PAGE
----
Think about it.
We humans like very much to point the finger outwards when things in our lives aren’t going exactly as we’d like.
Have you noticed that?
You’re getting fat because your job is stressful and doesn’t allow time for any kind of physical activity. It has nothing to do with shoving piles of restaurant food in your mouth and driving to the corner store. No, no! It’s out….there.
Your relationship busted up because your ex is emotionally stunted and refused to do anything to help the relationship. It had nothing to do with your sitting, glazed-eyed, in front of the TV for hours playing video games instead of helping a bit with the housework. No, no! Again, out…there.
You have no friends. Nobody calls you or asks you to do things. You’re so alone. Of course it has nothing to do with your refusal to reach out to others, or that you’re a compulsively negative, unpleasant human being. No, no! Go ahead, guess where. You’ve got it! Out….there.
How many of us actually stop and take a cold, hard look at what we’re doing to help create the painful situations in our lives? How many of us actually have the courage to look truthfully and admit to our contributions when we see them? Acknowledging that you have a large part to play in your own misery feels like a heart-stopping, stomach-clenching shot in the face with a pail full of cold water, but is has to be done, folks, if any real change can take place in your life.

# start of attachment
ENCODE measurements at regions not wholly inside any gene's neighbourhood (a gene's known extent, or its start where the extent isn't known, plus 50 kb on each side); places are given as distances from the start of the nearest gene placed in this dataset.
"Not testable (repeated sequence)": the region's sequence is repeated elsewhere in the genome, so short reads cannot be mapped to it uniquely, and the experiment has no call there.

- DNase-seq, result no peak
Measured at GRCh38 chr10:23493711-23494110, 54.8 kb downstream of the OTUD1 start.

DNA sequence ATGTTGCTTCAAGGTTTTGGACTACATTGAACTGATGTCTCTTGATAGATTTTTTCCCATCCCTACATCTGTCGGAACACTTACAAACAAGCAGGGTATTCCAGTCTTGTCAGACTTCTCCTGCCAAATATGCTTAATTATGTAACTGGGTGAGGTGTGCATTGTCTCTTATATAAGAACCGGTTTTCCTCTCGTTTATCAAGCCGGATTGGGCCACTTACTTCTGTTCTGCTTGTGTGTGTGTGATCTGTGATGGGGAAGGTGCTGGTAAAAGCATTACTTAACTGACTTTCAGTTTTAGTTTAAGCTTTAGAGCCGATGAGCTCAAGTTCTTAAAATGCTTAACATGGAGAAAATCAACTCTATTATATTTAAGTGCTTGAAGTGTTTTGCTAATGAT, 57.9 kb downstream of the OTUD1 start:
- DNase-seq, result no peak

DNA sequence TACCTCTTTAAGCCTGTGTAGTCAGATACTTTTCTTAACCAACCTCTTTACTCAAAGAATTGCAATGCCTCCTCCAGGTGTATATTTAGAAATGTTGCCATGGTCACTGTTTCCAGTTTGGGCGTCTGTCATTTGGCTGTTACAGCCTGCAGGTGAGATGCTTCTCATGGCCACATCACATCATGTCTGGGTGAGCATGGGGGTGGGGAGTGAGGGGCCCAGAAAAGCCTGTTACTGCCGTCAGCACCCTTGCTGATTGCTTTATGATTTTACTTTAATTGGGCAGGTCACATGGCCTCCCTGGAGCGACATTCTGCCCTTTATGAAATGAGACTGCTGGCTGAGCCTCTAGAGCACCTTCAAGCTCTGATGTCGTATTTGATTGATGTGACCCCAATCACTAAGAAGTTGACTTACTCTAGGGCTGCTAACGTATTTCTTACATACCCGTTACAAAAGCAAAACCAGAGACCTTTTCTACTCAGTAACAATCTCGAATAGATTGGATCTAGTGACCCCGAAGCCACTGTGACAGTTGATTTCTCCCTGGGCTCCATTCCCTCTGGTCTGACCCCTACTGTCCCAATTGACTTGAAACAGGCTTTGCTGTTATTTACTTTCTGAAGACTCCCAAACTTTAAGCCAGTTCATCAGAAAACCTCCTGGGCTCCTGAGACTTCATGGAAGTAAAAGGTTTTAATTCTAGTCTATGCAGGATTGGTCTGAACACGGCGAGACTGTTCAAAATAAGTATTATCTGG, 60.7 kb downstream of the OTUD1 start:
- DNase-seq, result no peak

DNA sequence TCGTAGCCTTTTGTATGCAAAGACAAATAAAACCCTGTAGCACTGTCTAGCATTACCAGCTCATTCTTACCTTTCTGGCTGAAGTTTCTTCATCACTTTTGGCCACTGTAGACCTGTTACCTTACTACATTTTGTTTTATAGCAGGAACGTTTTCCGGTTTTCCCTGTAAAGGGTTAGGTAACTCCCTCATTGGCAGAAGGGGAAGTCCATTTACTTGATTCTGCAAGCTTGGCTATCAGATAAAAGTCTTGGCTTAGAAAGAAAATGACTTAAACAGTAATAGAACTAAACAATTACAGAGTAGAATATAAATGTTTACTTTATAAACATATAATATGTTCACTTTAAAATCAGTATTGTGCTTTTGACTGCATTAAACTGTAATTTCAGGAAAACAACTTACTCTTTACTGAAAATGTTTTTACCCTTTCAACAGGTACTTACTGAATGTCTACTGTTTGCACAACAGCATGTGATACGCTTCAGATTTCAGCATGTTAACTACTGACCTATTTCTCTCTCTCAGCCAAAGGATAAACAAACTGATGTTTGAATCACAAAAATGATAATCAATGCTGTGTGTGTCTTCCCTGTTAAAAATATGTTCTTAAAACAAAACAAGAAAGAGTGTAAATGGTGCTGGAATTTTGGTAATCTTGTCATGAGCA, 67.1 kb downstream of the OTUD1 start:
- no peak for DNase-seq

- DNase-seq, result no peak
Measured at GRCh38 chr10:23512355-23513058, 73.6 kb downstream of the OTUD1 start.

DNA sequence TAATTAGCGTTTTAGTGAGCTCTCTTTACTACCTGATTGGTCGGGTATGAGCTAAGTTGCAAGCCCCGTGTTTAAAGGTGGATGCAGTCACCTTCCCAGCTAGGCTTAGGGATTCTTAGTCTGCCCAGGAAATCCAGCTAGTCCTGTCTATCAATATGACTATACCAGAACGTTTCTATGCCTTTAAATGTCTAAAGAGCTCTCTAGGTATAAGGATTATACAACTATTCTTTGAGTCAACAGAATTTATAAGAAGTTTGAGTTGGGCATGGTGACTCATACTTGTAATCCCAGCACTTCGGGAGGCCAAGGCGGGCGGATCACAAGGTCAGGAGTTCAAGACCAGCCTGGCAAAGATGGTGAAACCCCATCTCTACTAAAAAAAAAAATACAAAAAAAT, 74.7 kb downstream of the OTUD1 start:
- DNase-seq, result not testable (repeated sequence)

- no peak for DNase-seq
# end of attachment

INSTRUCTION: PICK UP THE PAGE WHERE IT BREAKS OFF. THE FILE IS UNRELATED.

Go ahead, take a look.
Trust me, it only gets better from here.
My real work began the day the light turned on in my head and I realized that I was an abusive partner. I was using the circumstances of my life as a (weak) excuse for my horrid behaviour. I was dealing with my own abuse history. My Dad was chronically emotionally unavailable. I suffered from depression. I thought I might be gay. Blah, blah, blah. Admittedly, all very stressful things to contend with, but as an excuse to use my partner as an emotional punching bag? About as useful as saying, “I shot the guy because I didn’t like the weather.” There was no valid excuse for my behaviour. True, I was acting unconsciously up until the time consciousness smacked me in the face. Then there was no going back. It was a terrifying and nauseating feeling to realize I had been as abusive as my own abuser, only in a different way, and it was the best thing to ever happen to me.